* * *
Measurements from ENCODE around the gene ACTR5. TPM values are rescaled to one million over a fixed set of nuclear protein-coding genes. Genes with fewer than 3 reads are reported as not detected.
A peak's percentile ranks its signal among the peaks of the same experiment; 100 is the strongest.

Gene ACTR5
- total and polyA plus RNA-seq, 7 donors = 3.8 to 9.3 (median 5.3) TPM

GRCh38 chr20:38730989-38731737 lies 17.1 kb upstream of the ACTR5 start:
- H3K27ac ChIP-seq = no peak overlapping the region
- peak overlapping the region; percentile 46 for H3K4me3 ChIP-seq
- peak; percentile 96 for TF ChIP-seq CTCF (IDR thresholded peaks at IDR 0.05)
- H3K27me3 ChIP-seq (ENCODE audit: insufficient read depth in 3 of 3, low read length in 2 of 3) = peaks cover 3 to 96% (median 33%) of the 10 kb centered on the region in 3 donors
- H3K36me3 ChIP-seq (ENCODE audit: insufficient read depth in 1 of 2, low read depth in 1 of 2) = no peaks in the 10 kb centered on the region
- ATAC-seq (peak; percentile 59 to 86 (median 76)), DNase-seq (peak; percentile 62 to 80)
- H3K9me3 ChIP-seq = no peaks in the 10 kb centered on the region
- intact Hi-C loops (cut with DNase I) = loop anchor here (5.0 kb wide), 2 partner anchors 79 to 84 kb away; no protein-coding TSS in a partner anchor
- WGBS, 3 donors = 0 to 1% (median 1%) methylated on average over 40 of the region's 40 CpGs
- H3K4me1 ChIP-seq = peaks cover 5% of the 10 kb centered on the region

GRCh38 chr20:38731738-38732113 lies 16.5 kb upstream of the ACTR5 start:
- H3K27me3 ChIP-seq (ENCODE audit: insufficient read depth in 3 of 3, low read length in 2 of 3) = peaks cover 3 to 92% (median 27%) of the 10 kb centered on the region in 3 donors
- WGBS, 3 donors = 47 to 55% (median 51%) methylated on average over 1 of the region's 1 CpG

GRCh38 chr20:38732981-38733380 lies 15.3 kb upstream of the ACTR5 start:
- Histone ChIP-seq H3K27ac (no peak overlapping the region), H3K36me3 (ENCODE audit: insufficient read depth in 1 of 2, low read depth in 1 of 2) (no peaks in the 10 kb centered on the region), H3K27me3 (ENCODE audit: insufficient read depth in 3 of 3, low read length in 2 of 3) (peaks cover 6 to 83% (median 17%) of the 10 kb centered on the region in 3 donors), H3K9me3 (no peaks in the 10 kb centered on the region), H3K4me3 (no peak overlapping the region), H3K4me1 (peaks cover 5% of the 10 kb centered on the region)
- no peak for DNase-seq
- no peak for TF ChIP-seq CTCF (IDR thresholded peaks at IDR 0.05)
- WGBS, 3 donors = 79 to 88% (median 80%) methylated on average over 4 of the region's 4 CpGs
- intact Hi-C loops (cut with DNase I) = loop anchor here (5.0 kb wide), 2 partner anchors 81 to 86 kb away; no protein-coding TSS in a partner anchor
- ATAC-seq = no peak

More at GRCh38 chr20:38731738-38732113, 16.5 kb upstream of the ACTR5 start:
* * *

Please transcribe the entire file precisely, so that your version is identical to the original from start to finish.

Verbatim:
Measurements from ENCODE around the gene ACTR5. TPM values are rescaled to one million over a fixed set of nuclear protein-coding genes. Genes with fewer than 3 reads are reported as not detected.
A peak's percentile ranks its signal among the peaks of the same experiment; 100 is the strongest.

Gene ACTR5
- total and polyA plus RNA-seq, 7 donors = 3.8 to 9.3 (median 5.3) TPM

GRCh38 chr20:38730989-38731737 lies 17.1 kb upstream of the ACTR5 start:
- H3K27ac ChIP-seq = no peak overlapping the region
- peak overlapping the region; percentile 46 for H3K4me3 ChIP-seq
- peak; percentile 96 for TF ChIP-seq CTCF (IDR thresholded peaks at IDR 0.05)
- H3K27me3 ChIP-seq (ENCODE audit: insufficient read depth in 3 of 3, low read length in 2 of 3) = peaks cover 3 to 96% (median 33%) of the 10 kb centered on the region in 3 donors
- H3K36me3 ChIP-seq (ENCODE audit: insufficient read depth in 1 of 2, low read depth in 1 of 2) = no peaks in the 10 kb centered on the region
- ATAC-seq (peak; percentile 59 to 86 (median 76)), DNase-seq (peak; percentile 62 to 80)
- H3K9me3 ChIP-seq = no peaks in the 10 kb centered on the region
- intact Hi-C loops (cut with DNase I) = loop anchor here (5.0 kb wide), 2 partner anchors 79 to 84 kb away; no protein-coding TSS in a partner anchor
- WGBS, 3 donors = 0 to 1% (median 1%) methylated on average over 40 of the region's 40 CpGs
- H3K4me1 ChIP-seq = peaks cover 5% of the 10 kb centered on the region

GRCh38 chr20:38731738-38732113 lies 16.5 kb upstream of the ACTR5 start:
- H3K27me3 ChIP-seq (ENCODE audit: insufficient read depth in 3 of 3, low read length in 2 of 3) = peaks cover 3 to 92% (median 27%) of the 10 kb centered on the region in 3 donors
- WGBS, 3 donors = 47 to 55% (median 51%) methylated on average over 1 of the region's 1 CpG

GRCh38 chr20:38732981-38733380 lies 15.3 kb upstream of the ACTR5 start:
- Histone ChIP-seq H3K27ac (no peak overlapping the region), H3K36me3 (ENCODE audit: insufficient read depth in 1 of 2, low read depth in 1 of 2) (no peaks in the 10 kb centered on the region), H3K27me3 (ENCODE audit: insufficient read depth in 3 of 3, low read length in 2 of 3) (peaks cover 6 to 83% (median 17%) of the 10 kb centered on the region in 3 donors), H3K9me3 (no peaks in the 10 kb centered on the region), H3K4me3 (no peak overlapping the region), H3K4me1 (peaks cover 5% of the 10 kb centered on the region)
- no peak for DNase-seq
- no peak for TF ChIP-seq CTCF (IDR thresholded peaks at IDR 0.05)
- WGBS, 3 donors = 79 to 88% (median 80%) methylated on average over 4 of the region's 4 CpGs
- intact Hi-C loops (cut with DNase I) = loop anchor here (5.0 kb wide), 2 partner anchors 81 to 86 kb away; no protein-coding TSS in a partner anchor
- ATAC-seq = no peak

More at GRCh38 chr20:38731738-38732113, 16.5 kb upstream of the ACTR5 start: